Can technology fix the “broken” PR industry?

Thursday, 18 October 2012, 15:49 | Category : General
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The news that a company has been launched to disrupt the “horribly broken” PR industry has met with mixed reactions on both sides of the pond.

The company’s full website is not live just yet, but based on the facts as reported in TechCrunch, Air PR is a US software company that will automate the process of matching companies seeking PR support with the right partner. It will do this through complex algorithms based on data inputted by client and PR person or agency.

It’s a novel concept and one based on the right idea, which is that companies – particularly smaller ones looking for more bang for their buck – do not always derive value from their PR campaigns because they are not working with the right partner. This could be a great way to ensure that key compatability factors are met upfront, giving projects a higher chance of success.

The company’s founders – who hail not from a PR background, but from the US VC scene – have launched the business based on a perception that PR agencies charge extortionate fees which are not always linked to outcomes. This is particularly damaging to start ups and early stage companies which need to raise awareness but have very limited marketing budgets (probably precluding them from using other forms of marketing, eg advertising). This is fair enough – although at PRN, we are always cautious to check that the company’s expectations are achievable before taking them on as a client – often start ups do not have the assets in place to generate much press interest (customers, product that is beyond beta version etc).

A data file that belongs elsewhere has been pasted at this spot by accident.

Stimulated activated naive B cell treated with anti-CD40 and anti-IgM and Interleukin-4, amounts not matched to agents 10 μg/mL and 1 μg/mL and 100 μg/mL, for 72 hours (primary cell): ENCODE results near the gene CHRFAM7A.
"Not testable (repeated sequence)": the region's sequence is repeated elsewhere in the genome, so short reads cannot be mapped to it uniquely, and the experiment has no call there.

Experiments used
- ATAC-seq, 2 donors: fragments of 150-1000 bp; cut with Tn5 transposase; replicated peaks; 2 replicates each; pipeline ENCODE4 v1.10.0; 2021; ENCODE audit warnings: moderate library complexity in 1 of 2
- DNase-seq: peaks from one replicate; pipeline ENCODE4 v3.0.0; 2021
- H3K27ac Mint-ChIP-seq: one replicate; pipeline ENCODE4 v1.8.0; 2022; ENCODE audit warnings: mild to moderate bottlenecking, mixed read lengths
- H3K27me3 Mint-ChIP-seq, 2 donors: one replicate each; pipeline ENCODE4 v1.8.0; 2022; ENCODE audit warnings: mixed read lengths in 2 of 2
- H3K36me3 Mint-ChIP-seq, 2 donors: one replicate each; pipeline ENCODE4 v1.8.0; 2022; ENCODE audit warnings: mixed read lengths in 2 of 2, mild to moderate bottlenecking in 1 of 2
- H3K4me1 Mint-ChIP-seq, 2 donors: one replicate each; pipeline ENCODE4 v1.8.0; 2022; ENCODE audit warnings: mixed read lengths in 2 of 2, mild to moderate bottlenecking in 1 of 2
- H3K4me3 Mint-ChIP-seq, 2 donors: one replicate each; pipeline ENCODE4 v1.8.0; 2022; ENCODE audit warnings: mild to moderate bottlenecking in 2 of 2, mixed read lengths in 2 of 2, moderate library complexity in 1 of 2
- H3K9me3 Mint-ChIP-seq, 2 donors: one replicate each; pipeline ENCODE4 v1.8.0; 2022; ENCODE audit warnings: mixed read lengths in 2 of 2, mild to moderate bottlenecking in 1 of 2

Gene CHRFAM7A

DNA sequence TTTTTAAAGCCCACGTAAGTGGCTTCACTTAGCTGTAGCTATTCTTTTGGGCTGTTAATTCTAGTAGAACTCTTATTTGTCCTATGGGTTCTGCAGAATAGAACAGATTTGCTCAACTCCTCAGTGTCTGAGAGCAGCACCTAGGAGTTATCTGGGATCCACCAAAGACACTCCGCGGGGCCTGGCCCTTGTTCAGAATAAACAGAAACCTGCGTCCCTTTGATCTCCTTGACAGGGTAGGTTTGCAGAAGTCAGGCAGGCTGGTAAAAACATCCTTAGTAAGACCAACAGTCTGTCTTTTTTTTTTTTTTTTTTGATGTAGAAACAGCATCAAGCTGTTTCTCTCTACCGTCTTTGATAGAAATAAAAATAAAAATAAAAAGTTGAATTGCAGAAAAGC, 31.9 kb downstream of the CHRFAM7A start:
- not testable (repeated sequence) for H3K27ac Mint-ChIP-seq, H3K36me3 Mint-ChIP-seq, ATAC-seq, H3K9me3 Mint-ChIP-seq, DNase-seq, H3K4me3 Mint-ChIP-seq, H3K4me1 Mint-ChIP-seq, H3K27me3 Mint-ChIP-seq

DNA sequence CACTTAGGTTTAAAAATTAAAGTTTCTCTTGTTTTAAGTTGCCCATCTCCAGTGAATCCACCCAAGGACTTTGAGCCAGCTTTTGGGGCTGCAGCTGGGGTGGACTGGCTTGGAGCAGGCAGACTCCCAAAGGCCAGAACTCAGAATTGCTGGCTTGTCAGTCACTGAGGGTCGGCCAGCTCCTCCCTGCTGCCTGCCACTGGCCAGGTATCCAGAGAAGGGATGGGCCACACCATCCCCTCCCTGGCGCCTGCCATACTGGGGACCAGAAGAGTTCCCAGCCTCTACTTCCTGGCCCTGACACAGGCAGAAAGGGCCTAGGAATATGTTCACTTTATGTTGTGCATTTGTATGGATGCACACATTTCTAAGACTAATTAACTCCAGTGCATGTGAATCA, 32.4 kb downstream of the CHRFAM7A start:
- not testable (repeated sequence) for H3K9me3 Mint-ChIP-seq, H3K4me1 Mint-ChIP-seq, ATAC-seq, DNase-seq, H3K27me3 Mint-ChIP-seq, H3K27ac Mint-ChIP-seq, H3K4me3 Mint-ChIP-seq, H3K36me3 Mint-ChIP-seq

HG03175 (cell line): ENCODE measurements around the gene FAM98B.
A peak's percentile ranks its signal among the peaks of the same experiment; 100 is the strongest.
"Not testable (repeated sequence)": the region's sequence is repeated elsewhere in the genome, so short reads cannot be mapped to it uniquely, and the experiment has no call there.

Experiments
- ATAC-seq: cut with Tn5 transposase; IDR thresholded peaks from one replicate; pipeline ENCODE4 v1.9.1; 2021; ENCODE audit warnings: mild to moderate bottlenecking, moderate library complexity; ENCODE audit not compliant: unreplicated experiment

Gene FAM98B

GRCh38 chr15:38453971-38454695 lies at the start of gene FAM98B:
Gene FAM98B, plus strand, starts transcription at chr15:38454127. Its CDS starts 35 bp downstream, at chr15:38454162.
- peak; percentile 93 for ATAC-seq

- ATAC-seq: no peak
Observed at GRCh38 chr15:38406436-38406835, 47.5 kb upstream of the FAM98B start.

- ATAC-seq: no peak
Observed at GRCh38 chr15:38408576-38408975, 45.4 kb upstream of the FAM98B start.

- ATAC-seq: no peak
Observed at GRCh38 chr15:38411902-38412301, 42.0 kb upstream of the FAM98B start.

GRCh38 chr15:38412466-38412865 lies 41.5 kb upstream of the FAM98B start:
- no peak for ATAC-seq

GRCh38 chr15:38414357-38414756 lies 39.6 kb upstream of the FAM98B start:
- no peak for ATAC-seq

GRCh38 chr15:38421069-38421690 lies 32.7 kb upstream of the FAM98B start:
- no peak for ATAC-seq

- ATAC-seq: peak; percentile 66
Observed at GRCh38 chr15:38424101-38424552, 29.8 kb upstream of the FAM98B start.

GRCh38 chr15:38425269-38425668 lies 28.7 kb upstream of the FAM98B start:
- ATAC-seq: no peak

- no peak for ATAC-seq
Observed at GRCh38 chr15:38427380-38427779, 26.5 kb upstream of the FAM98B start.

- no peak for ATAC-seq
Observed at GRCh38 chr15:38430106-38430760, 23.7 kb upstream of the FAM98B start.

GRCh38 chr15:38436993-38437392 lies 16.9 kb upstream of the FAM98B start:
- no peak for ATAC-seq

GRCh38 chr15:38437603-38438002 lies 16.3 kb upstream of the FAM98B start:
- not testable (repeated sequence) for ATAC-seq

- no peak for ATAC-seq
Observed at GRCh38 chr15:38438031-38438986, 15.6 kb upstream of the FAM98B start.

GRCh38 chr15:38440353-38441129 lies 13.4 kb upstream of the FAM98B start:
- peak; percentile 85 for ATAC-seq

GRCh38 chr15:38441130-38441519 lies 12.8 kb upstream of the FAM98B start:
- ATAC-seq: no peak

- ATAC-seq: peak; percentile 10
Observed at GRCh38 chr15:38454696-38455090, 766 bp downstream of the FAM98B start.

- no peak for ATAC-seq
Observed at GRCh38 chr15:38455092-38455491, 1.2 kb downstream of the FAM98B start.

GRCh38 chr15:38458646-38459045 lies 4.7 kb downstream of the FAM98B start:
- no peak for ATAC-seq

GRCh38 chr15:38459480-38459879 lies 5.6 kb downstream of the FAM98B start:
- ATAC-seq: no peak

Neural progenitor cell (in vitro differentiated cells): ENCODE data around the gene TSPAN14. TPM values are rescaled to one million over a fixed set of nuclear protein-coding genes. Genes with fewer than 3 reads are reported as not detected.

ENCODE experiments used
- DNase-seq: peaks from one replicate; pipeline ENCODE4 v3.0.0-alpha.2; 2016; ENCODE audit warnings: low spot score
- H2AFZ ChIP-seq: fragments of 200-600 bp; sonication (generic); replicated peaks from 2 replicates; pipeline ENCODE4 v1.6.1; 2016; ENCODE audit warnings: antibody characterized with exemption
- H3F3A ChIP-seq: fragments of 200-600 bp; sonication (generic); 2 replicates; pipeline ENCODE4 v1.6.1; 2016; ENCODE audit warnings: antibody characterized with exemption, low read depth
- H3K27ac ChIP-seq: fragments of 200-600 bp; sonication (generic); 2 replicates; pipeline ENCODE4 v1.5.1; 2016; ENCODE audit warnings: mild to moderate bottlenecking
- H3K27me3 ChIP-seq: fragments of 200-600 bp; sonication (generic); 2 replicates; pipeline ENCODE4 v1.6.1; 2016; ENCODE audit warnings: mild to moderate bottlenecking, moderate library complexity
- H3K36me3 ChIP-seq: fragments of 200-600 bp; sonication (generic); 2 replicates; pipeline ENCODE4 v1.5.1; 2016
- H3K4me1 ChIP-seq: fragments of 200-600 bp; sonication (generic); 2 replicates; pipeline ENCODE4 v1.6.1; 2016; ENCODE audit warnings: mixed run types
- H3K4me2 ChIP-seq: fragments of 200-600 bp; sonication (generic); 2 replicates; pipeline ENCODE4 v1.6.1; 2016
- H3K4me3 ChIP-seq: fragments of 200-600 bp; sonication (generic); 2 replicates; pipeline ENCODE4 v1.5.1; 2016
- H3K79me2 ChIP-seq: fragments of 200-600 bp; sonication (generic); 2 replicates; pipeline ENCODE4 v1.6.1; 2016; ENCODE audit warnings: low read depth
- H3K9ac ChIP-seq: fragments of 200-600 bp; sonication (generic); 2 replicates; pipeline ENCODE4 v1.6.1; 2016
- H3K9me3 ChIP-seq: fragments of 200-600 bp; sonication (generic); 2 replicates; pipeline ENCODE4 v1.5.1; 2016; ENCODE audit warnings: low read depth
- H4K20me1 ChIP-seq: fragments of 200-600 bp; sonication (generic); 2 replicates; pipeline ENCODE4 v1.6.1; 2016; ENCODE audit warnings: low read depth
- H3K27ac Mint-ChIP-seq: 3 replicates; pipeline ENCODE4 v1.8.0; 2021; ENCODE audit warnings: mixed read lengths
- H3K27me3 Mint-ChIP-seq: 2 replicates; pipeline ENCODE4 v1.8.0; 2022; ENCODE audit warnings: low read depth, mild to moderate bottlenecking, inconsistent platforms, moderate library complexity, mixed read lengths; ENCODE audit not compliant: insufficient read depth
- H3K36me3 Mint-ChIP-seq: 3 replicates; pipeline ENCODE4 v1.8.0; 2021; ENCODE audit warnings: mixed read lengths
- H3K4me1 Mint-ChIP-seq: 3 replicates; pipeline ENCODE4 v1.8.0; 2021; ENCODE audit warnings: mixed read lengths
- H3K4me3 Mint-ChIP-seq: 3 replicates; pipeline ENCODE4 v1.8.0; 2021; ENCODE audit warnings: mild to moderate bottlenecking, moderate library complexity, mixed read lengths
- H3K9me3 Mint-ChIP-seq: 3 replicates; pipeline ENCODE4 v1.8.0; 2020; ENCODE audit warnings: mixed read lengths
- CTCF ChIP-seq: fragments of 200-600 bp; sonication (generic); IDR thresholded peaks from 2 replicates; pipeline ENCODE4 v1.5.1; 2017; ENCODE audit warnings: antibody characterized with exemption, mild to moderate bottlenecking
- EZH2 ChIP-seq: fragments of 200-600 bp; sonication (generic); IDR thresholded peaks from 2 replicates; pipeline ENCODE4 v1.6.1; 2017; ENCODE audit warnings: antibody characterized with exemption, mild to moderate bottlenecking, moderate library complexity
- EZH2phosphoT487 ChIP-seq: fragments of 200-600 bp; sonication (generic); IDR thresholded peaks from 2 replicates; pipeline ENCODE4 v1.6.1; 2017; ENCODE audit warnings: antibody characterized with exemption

One excellent feature of the product is the built-in feedback loop which will allow clients to report back on the success of the campaign. This will help the company refine its roster of PR “talent” and continually improve the matching process and client experience.

However as they will not be taking an active role in programme planning and delivery, ultimately they can’t be held accountable for results. Projects can go south for many reasons and this can happen whether the client is working with a one man band or a full service agency. Our own hybrid offer, where experienced freelancers work under the PR Network banner, has been very popular with clients seeking a lower risk, lower cost solution. We advise clients that success is about total commitment on both sides to a positive outcome, respect for agency and press deadlines and appreciation that if press coverage is the goal then it is about the quality and newsworthiness of the company, what it is selling and its relevance to readers.

It will be very interesting to see how this development pans out. Ours is a relationship-driven industry. Clients choose their PR partner based on a number of factors – whether they’ve heard good things about them; the combination of skills and experience in the team; whether they’ve worked with similar companies – and most importantly, chemistry. A piece of software might be able to take the pain out of agency selection in some respects, but it will never replace the human element. PR is still a people business.

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